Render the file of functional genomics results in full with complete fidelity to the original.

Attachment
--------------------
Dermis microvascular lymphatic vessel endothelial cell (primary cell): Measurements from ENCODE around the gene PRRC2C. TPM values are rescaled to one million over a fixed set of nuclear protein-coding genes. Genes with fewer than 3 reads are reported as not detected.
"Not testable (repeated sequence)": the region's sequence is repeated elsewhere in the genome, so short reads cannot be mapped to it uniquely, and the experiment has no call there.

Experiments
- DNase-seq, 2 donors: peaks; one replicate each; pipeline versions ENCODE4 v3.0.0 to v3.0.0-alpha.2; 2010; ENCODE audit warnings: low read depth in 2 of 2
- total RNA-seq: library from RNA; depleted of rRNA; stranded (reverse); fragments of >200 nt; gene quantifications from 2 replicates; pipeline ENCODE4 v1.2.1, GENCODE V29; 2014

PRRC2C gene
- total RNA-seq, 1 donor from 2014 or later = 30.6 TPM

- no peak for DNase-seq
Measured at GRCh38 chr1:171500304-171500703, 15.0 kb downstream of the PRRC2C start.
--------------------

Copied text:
Dermis microvascular lymphatic vessel endothelial cell (primary cell): Measurements from ENCODE around the gene PRRC2C. TPM values are rescaled to one million over a fixed set of nuclear protein-coding genes. Genes with fewer than 3 reads are reported as not detected.
"Not testable (repeated sequence)": the region's sequence is repeated elsewhere in the genome, so short reads cannot be mapped to it uniquely, and the experiment has no call there.

Experiments
- DNase-seq, 2 donors: peaks; one replicate each; pipeline versions ENCODE4 v3.0.0 to v3.0.0-alpha.2; 2010; ENCODE audit warnings: low read depth in 2 of 2
- total RNA-seq: library from RNA; depleted of rRNA; stranded (reverse); fragments of >200 nt; gene quantifications from 2 replicates; pipeline ENCODE4 v1.2.1, GENCODE V29; 2014

PRRC2C gene
- total RNA-seq, 1 donor from 2014 or later = 30.6 TPM

- no peak for DNase-seq
Measured at GRCh38 chr1:171500304-171500703, 15.0 kb downstream of the PRRC2C start.